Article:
September 17, 1927
When two amateur fighters faced each other in the boxing ring at the Cudahy Athletic Club in Bell, each expected to emerge victorious…they could never have imagined that one of them would die.
The young pugilists had been promised two dollars apiece by fight promoter and referee, A. De Weese. Harold Williams, seventeen, of 580 Wilcox Avenue, Bell, was upright for barely two minutes before he was knocked to the canvas three consecutive times by James Campbell, nineteen, of 4549 East Sixth Street, Los Angeles. Harold died of a brain hemorrhage at the scene.
At the coroner’s inquest Harold’s brother Loren who had witnessed the fight, stated that Harold was given a “long count” (longer than ten seconds) by referee De Weese and so was allowed to continue fighting when he should have been counted out. De Weese and Campbell were arrested for manslaughter and each held on $10,000 (119,712.07 USD 2007 dollars) bail. Charges against them would be dismissed when Municipal Judge Baird ruled that there had been no violation of the California Penal Code.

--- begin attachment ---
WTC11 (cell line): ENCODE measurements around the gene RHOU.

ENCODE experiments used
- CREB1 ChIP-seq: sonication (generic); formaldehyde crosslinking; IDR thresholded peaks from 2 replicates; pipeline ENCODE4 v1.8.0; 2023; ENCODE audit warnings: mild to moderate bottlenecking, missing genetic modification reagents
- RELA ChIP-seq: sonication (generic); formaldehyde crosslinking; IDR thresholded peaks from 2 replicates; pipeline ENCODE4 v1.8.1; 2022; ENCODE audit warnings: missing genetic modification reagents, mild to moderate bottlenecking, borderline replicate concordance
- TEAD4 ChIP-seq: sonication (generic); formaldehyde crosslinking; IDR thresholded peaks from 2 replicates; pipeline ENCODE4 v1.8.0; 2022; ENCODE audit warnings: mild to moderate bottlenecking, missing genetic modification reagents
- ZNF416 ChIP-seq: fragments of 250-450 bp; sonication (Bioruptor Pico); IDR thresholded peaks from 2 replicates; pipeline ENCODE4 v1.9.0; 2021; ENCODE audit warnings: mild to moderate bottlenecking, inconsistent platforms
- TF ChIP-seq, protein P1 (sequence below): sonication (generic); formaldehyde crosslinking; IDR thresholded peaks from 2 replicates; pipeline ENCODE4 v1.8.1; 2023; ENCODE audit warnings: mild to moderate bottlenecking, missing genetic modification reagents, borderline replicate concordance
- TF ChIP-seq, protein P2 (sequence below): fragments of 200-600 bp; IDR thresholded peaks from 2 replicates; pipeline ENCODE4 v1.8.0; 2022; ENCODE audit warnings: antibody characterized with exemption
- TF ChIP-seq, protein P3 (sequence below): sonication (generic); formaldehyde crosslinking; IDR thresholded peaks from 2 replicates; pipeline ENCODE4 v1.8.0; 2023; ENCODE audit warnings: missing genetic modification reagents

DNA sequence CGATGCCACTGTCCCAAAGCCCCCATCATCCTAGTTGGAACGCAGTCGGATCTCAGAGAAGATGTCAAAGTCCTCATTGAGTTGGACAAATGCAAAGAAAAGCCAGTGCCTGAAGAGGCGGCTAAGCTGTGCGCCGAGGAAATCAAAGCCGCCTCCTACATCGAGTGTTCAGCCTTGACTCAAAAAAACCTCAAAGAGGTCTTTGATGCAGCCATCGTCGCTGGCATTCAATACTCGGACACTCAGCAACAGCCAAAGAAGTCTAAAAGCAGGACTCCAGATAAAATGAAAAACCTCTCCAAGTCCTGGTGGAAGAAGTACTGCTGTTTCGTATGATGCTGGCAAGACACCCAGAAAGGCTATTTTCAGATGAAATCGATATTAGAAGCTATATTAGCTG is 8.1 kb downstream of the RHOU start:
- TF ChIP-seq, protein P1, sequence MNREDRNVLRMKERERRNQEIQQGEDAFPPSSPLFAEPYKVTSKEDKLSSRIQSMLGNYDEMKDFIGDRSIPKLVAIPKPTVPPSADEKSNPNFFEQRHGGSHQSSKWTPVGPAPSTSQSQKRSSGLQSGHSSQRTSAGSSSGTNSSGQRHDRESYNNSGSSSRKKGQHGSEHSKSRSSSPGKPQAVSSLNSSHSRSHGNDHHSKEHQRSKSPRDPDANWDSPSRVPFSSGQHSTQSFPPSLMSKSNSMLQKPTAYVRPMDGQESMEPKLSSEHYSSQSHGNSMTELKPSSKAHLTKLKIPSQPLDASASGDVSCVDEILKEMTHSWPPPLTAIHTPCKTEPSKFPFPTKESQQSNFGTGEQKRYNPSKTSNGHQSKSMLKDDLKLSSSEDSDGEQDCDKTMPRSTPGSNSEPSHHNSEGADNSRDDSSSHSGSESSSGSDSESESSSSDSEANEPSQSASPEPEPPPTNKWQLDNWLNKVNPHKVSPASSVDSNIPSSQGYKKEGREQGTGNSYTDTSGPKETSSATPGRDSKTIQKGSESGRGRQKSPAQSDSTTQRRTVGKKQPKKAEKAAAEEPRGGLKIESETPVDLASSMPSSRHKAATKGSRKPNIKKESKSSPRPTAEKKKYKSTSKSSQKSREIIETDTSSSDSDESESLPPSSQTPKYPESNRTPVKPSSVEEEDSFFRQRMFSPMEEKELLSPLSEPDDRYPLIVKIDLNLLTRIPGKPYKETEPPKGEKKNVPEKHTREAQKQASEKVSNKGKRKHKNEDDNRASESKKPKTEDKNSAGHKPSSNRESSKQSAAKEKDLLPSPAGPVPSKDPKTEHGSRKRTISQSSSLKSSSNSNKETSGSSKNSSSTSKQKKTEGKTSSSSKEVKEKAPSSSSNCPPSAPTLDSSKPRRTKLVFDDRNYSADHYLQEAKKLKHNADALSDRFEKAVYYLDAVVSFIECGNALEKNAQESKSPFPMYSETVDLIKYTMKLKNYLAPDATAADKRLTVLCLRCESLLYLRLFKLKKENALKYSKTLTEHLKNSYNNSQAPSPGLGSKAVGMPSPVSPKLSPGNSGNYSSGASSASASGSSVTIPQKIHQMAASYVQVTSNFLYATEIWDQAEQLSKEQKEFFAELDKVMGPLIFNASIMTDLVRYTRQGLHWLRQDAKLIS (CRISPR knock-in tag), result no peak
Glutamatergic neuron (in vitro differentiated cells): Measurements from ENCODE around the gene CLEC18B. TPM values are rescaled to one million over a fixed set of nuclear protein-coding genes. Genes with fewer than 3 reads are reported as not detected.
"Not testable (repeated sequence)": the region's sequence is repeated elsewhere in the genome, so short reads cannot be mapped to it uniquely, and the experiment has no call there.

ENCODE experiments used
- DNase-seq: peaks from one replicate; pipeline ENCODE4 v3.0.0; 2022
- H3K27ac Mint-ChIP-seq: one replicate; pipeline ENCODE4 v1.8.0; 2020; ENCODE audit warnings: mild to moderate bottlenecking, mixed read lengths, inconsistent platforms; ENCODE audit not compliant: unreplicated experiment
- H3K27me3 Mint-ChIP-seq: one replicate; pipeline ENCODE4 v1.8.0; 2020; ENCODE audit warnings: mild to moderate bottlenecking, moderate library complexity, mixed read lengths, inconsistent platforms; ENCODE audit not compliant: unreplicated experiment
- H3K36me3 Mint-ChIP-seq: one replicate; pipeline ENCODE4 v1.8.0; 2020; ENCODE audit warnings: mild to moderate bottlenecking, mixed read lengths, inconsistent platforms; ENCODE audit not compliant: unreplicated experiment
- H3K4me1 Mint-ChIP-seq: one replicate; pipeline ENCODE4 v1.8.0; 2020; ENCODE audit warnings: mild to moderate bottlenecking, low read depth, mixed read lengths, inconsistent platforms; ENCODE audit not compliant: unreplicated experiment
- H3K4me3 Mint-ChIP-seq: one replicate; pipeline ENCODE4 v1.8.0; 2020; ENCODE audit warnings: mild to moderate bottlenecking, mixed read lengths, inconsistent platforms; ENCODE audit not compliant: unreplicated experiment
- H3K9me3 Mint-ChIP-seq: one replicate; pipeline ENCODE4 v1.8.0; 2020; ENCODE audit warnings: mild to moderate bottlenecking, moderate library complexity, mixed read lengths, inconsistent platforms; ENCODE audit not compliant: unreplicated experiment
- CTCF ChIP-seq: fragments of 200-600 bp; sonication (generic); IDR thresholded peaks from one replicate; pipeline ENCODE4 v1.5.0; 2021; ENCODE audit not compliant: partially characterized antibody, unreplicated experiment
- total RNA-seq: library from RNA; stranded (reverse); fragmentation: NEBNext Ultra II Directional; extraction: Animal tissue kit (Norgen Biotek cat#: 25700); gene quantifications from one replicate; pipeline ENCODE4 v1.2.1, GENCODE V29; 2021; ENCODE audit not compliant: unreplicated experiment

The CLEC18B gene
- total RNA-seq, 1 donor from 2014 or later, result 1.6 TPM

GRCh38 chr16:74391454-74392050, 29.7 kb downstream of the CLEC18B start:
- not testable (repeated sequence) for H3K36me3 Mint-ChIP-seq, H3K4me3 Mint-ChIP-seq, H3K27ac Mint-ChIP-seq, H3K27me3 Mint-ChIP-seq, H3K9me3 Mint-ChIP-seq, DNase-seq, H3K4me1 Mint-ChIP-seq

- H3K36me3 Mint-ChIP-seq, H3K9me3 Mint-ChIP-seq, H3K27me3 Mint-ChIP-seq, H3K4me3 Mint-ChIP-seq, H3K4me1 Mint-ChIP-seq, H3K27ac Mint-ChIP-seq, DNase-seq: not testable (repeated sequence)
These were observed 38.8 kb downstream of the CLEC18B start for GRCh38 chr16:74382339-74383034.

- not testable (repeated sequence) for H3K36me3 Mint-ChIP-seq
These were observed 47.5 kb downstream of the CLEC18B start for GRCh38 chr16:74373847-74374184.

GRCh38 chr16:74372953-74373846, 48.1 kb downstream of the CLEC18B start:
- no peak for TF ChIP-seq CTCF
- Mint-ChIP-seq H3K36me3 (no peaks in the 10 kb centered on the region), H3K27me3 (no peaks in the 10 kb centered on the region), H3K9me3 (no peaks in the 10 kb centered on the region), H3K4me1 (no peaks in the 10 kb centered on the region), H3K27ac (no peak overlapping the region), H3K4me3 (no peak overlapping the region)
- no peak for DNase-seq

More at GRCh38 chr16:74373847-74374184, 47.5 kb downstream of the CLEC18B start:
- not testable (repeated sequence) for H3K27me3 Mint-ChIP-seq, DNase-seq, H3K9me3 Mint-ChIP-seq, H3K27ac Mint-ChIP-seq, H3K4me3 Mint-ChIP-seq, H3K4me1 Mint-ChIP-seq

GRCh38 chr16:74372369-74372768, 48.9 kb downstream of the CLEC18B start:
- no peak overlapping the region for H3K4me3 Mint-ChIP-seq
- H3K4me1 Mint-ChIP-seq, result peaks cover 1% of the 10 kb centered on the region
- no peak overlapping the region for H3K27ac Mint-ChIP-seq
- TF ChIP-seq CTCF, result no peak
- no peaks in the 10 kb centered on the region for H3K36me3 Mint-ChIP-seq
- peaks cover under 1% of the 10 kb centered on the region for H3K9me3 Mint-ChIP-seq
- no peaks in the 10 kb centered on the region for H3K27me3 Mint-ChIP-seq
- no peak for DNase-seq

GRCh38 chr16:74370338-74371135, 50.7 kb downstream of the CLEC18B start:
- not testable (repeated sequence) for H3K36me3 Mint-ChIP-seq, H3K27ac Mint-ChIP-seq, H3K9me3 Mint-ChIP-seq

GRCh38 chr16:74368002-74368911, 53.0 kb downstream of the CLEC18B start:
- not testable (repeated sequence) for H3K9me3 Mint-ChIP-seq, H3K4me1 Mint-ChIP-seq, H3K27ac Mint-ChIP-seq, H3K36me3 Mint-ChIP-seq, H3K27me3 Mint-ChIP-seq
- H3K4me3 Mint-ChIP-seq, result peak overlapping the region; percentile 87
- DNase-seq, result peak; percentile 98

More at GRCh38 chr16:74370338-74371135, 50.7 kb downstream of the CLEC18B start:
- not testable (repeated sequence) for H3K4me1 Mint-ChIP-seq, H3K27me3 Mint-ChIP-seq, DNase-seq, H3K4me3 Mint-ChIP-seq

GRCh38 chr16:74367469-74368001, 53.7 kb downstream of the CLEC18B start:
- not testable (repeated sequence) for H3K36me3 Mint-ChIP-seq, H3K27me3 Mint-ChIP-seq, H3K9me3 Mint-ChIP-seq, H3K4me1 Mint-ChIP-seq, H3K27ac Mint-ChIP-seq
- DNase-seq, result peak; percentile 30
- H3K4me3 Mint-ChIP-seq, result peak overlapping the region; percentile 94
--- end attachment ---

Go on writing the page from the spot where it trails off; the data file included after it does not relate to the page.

Harold’s may be one of the saddest long counts, but the most famous long count in boxing history is still five days in the future.
The much anticipated rematch between defending heavyweight champion Gene Tunney, the “Fighting Marine”, and former champion Jack Dempsey, the “Manassa Mauler”, will be held at Solider Field in Chicago on September 26, 1927. Tunney will dominate for the first six rounds, but during the seventh round he will find himself in a corner being pummeled by a savage combination of punches that will drive him to the floor.
Referee Dave Barry ordered Dempsey to return to a neutral corner, but the former champ ignored him for approximately nine seconds. Those few seconds would prove crucial. According to the rules the referee was not allowed to begin the count until Dempsey had returned to a neutral corner. It is very likely that Dempsey’s delay cost him the championship. Tunney had thirteen to sixteen seconds to recover during the long count.
Tunney dropped Dempsey briefly during the eighth round – he retained his title and retired undefeated.
Dempsey retired after his bout with Tunney and opened a restaurant in New York City.